—“Imperialist Butchery in Fallujah,” 9 November 2004
Although there is mass participation in the resistance, the political leadership of the struggle against the imperialist occupation is dominated by Ba’athists and Islamic fundamentalists. The “Iraqi revolution,” if it is to be a genuine social revolution, will require the independent intervention of the working class in a struggle for power. The illusion that a military bloc of Ba’athists and Islamist reactionaries can somehow constitute an agency for carrying out “the Iraqi revolution” is dangerously disorienting.
Throughout the Middle East there is enormous anger at the imperialist predators. In order to channel this sentiment in a revolutionary direction, it is necessary to crystalize a political vanguard rooted in the working class that can link the fight against the occupation to the struggle for an egalitarian social order in which those who labor rule. There is no such party in Iraq today, nor even the embryo of one. Yet the Iraqi working class, traditionally the most militant and best organized in the Arab world, remains a potent factor. Despite being decimated by massive unemployment and the difficulties of operating in the midst of a raging guerrilla war, a number of workers’ struggles have taken place under the occupation, including three general strikes in Basra. While most of this activity has been ignored by the corporate media, an article in the Nation (28 June 2004) reported that a January 2004 strike by oil workers in southern Iraq successfully beat back an attempt by the Coalition Provisional Authority to lower wages, and forced Halliburton Inc. to abandon plans for replacing Iraqis with foreign workers. In August 2004, according to the Guardian (30 September 2004) employees of the Southern Oil Company briefly halted oil exports to protest the American assault on Najaf. These actions, significant in themselves, point to the ability of the Iraqi working class to decisively shape the outcome of the struggle.
The wretched Stalinists of the Iraqi Communist Party (ICP), who constituted the historic leadership of the Iraqi workers’ movement, have eagerly collaborated with the occupation from the beginning. Its members sat on the U.S.-appointed Governing Council and its successor, the so-called interim assembly created after the farcical June 2004 “transfer of sovereignty.” There is a certain bitter irony in the fact that the ICP was savagely persecuted by Saddam Hussein’s brutal regime; the Stalinists, acting on Moscow’s instructions, played a key role in derailing a potential workers’ revolution in 1958, thus paving the way for the Ba’athist dictatorship in the first place (see 1917 No. 26).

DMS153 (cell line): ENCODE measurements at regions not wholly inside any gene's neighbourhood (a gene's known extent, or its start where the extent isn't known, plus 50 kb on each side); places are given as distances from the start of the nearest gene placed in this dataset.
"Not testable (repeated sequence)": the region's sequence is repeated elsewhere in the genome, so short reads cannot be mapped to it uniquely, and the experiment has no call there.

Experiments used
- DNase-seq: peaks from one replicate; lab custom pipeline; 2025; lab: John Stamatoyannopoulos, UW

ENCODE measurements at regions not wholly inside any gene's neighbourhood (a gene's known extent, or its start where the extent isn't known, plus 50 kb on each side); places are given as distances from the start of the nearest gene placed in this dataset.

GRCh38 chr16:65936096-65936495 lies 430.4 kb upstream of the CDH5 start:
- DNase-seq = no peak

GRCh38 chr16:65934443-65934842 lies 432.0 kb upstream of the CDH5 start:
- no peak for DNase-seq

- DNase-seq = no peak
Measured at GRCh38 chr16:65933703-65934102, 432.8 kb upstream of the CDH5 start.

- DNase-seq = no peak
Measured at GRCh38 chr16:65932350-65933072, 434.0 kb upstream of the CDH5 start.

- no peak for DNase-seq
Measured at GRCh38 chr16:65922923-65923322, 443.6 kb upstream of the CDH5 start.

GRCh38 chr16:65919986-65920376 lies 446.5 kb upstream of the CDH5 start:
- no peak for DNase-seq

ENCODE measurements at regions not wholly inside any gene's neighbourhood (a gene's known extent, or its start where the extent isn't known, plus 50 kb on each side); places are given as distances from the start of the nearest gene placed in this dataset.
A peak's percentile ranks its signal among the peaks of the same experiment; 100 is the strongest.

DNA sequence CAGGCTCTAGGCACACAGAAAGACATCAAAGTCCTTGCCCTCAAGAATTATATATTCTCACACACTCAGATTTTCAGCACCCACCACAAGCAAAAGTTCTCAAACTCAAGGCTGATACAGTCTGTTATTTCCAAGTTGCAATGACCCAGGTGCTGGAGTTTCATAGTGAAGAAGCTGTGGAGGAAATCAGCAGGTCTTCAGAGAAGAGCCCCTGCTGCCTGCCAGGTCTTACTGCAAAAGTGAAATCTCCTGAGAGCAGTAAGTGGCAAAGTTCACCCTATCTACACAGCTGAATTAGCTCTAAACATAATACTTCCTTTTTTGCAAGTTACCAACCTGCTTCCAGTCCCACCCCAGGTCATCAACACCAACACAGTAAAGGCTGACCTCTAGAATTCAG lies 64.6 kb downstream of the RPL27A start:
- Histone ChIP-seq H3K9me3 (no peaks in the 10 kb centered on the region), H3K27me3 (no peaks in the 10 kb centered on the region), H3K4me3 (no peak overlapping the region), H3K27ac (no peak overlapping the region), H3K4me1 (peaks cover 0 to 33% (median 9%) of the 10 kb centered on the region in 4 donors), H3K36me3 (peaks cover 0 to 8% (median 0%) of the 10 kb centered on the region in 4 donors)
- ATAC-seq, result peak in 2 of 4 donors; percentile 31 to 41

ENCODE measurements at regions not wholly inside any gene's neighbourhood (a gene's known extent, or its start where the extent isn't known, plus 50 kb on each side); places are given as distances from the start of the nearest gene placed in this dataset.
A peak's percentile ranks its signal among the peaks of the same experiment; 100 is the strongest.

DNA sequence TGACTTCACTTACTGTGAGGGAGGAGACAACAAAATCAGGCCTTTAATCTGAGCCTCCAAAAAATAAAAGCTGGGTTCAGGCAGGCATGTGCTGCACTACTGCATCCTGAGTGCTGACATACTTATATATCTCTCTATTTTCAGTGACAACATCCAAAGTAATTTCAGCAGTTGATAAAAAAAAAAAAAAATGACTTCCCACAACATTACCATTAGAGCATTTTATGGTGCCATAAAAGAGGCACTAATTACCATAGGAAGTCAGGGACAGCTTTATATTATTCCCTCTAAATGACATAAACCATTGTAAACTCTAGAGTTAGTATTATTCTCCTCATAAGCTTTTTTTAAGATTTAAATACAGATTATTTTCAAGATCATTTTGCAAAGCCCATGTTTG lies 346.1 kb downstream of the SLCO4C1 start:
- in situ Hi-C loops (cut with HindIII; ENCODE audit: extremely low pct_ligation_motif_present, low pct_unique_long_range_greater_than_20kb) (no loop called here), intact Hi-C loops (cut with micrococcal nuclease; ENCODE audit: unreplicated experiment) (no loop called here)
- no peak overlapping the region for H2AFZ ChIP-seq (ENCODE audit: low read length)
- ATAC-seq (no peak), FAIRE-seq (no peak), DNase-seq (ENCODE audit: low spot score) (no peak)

The Worker-communist Party of Iraq (WCPI), unlike the ICP quislings, opposes the occupation and denounces collaborators. WCPI cadres have been instrumental in building the Union of the Unemployed in Iraq (UUI), which claims a membership of 150,000. The UUI has organized scores of protests, sit-downs and strike-support actions, and dozens of WCPI organizers have been imprisoned. Yet despite its important contributions, the WCPI’s activity is fundamentally flawed by its insistence on equating Islamist insurgents with the imperialist crusaders:
“Groups of political Islam are one pole of the international terrorism. They are fighting against the other pole of terrorism for their share in power. They are one of the two poles of the unfolding dark scenario in Iraq whose first chapters were written by the USA war on the masses of Iraq.”
—“Communiqué of the Worker-communist Party of Iraq on: The transgressions of groups of Islamic terrorism against people of Iraq,” 26 October 2004
This neutrality in the military conflict between the insurgency and imperialist occupation parallels the WCPI’s earlier refusal to defend Iraq against the British and American invasion on the grounds that Hussein’s regime was also reactionary.